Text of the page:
Cats and dogs. They’re a pairing as old as time itself, and yet despite this history, they’re not always the best of friends. Getting our feline friends to put up with their larger doggy counterparts can be hard work, but if you give your dog the necessary training, you can foster a relationship that will take you by surprise.

Introduce one another to the smells

Smell is huge in the animal kingdom. In fact, it’s the essential tool of communication. To get the animals used to one another faster, rub a towel over your cat and place the towel under your dog’s food bowl. This will get your dog used to the foreign aroma. In fact, you can do it in the reverse with your cat too.

If you don’t want to use a towel, substitute it for bedding, toys and other items commonly used by one pet or the other.

Introduce a stair gate

Stair gates are good for cats. They’re generally too narrow for dogs to pass through, but they’re wide enough for cats, and they can be fitted with flaps to boot.

A stairgate makes sense in your house because it allows both animals to get use to one another without physical contact occurring.

Give your cat an area it can feel safe in

Dogs are naturally bigger and stronger than their feline friends, and if dog is new to the house, it’s natural for your cat(s) to feel threatened. The answer is to give the smaller, more vulnerable animal a space in your house that’s theirs – and theirs only.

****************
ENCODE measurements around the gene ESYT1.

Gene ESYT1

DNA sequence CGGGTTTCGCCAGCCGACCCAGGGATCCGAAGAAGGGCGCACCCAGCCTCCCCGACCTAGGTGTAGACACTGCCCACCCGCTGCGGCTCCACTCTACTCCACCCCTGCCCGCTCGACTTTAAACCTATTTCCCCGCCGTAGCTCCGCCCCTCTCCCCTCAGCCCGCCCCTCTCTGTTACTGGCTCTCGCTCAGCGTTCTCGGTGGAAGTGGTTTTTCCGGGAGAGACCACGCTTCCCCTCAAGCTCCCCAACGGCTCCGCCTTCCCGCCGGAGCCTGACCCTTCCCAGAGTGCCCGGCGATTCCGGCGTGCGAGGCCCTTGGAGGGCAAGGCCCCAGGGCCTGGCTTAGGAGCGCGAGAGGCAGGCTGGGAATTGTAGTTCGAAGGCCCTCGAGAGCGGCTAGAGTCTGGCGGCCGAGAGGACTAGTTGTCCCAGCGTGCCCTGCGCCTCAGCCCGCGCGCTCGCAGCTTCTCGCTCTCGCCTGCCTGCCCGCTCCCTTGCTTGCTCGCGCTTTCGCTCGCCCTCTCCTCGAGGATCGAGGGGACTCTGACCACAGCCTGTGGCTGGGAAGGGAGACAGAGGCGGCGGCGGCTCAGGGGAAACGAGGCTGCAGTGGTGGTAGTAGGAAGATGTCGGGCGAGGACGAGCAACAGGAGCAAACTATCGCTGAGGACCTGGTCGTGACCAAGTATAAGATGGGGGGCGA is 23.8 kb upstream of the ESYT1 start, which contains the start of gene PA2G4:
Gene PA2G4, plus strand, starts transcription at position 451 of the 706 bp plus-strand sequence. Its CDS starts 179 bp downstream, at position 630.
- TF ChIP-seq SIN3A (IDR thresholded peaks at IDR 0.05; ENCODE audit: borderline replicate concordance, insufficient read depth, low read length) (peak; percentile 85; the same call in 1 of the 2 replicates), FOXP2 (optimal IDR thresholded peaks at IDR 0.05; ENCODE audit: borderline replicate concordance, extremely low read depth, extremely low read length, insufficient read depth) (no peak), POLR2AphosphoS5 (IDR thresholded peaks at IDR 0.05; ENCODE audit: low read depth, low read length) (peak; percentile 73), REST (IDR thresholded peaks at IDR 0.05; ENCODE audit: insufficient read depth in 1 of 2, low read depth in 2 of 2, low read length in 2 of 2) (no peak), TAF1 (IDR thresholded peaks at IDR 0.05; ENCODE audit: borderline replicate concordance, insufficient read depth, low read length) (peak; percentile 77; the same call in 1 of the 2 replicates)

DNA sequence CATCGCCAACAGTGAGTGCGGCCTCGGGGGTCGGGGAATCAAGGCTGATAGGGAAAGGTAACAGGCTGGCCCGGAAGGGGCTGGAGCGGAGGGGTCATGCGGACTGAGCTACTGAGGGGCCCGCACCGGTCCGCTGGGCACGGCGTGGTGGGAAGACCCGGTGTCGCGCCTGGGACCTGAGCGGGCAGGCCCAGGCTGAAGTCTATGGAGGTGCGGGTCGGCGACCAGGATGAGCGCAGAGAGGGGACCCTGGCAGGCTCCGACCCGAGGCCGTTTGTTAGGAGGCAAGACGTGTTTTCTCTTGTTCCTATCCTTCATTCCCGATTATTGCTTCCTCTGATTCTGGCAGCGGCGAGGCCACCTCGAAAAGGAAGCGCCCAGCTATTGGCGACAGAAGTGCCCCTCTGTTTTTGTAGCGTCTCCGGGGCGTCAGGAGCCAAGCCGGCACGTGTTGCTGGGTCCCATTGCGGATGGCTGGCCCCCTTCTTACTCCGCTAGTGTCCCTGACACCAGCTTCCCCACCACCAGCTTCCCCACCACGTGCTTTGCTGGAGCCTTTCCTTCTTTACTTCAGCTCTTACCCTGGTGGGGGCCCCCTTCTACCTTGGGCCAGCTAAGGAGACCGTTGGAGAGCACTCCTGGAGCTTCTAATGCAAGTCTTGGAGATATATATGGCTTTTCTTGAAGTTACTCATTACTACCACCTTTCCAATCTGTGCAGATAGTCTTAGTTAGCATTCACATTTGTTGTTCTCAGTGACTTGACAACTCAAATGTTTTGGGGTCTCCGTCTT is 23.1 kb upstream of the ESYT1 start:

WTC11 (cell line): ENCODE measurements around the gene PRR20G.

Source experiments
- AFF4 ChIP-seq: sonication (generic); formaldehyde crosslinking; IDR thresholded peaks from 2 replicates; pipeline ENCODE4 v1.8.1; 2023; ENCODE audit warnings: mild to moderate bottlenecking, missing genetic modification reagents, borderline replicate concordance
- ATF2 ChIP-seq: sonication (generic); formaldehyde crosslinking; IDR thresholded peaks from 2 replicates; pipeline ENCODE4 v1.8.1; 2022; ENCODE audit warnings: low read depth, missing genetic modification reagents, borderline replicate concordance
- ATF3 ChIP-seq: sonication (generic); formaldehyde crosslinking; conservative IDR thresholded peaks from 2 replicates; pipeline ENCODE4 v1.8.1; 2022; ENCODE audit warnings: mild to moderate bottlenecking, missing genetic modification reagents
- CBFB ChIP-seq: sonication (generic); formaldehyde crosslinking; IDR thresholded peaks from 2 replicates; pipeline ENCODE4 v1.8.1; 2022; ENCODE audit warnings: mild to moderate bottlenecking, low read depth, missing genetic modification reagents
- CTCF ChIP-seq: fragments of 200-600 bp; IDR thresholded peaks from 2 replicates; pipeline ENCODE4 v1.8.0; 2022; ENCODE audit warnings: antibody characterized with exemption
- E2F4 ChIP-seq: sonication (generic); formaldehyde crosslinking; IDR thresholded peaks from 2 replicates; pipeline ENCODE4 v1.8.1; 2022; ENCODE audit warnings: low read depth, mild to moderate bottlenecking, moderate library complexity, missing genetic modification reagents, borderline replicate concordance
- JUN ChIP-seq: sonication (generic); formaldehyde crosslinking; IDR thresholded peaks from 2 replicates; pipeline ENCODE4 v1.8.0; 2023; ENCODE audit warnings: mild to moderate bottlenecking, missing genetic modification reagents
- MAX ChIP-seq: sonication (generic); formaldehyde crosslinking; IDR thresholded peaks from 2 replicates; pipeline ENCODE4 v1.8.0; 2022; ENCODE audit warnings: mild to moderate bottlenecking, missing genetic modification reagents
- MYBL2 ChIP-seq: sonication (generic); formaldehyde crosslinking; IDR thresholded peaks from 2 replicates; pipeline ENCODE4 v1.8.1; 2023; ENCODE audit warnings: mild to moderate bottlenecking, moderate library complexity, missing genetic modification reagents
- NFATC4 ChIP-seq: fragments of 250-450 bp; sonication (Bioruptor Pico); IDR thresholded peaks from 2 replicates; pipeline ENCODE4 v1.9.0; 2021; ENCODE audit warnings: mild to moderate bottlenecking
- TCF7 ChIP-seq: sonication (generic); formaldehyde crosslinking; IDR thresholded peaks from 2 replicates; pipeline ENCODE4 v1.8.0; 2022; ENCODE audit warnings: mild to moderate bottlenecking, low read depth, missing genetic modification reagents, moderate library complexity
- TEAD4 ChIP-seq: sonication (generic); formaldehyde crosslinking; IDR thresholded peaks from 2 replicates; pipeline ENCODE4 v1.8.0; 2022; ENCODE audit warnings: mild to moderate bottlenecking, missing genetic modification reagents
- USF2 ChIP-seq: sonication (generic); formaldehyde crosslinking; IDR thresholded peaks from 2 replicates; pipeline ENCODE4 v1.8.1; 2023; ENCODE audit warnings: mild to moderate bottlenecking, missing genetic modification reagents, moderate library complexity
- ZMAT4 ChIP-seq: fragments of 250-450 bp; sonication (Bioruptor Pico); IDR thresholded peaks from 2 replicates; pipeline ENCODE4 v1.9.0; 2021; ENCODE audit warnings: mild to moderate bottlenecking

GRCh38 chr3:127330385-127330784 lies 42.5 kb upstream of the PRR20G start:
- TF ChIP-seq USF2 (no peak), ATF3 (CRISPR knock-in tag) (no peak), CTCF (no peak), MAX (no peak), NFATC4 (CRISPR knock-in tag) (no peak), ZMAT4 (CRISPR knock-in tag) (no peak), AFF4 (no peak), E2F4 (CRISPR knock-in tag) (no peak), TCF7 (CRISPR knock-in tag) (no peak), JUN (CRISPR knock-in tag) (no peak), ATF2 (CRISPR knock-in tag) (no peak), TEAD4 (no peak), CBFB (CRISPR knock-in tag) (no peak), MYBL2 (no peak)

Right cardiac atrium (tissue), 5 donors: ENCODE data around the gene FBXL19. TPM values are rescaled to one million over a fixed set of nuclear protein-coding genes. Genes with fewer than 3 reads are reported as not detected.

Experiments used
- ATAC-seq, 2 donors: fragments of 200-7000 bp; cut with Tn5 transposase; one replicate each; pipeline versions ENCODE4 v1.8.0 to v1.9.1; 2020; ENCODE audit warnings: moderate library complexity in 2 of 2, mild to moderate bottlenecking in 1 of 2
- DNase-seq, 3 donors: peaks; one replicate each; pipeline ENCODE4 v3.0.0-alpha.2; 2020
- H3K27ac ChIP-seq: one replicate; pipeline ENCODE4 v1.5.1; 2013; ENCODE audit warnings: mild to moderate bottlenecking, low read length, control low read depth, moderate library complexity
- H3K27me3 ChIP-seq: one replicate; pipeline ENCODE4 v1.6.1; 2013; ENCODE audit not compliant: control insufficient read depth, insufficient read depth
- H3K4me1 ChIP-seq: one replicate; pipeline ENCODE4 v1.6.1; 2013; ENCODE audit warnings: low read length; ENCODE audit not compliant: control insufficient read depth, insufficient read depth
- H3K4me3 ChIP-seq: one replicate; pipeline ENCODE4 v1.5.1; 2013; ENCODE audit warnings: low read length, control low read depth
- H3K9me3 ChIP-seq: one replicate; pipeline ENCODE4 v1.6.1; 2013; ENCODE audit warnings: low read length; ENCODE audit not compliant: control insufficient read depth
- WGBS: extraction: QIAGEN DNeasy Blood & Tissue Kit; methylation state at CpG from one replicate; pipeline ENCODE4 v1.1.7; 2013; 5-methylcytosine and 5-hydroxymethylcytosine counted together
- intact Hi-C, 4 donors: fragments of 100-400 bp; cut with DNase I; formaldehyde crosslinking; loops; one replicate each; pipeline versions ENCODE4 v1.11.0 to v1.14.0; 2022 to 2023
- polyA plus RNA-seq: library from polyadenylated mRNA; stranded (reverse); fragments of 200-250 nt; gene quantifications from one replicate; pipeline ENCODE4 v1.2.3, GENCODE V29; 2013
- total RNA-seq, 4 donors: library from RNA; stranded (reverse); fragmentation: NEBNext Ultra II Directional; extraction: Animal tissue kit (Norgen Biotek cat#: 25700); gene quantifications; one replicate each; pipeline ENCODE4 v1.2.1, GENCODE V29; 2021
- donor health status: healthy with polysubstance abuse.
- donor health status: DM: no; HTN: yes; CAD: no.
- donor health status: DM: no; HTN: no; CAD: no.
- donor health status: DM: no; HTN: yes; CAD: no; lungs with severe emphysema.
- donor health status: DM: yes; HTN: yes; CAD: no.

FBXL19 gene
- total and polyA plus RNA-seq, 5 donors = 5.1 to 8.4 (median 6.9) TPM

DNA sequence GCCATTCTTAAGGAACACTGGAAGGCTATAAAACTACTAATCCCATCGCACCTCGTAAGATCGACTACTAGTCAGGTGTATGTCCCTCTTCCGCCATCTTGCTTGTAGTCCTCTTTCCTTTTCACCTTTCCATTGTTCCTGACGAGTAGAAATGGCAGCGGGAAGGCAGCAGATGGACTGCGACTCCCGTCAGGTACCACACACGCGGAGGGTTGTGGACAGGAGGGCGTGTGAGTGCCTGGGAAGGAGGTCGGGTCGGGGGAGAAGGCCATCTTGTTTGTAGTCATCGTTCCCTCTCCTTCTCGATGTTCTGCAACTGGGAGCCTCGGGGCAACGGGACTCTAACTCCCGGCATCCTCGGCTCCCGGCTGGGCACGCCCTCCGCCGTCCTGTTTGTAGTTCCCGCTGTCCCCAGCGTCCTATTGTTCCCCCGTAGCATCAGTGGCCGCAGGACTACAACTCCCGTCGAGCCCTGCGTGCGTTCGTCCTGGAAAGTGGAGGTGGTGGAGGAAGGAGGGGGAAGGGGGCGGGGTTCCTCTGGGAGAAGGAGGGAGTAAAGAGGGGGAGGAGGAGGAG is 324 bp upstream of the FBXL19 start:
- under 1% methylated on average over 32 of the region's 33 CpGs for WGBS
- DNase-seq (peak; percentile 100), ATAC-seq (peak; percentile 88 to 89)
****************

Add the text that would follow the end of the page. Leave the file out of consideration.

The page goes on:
Make sure you kit it out with all the necessities: litter tray, sleeping quarters, food and water, and check up regularly on the kitty inhabitant(s) too.

Make the introduction – but do it cleverly

They’ll need to come face to face at some time, but make sure the “safe area” is near to your cat, because if the going gets tough they’ll want to bolt to safety. Depriving them of that opportunity is really just cruel.

Attach a leash to your dog and keep a stair gate between the animals. Next, line up the snacks for your dog, and give it to the dog when s/he behaves well. Leave the cat to its own devices. If she wants to approach, let her do so, but forcing the issue is a mistake.

Swap scents regularly

Keep familiarizing your pets with the smell of their peer. Stroke your cat then stroke your dog without washing your hands. When you take the dog for a walk, give the cat the house to explore in full. When the cat is in its safe zone, let the dog sniff out the places its companion has been.

The more you get the animals familiar with one another’s scent, the better.

Cats don’t fear dogs on principle

A cat typically doesn’t run away from a dog just because it’s… well, a dog. A cat runs away because it senses volatile energy waiting to explode, or because it senses that it’s up against an animal that’s unpredictable. Your job as an owner it to coax the dog into a serene mindset – and keep it there. Invest in something like a houseline, which is a leash with a clip that can be attached to any stable structure. A houseline works because the dog doesn’t think you’re holding on to a handle, yet it’s still forced to obey the length of the leash. It’ll gradually learn to get along with this strange furry animal that lives alongside it in your house.

In the end, the idea that dogs and cats can’t co-exist is entirely incorrect. As a search of “dogs and cats” on Google Images will attest, there are plenty of opportunities for companionship, provided you let them get to know one another at a slow pace.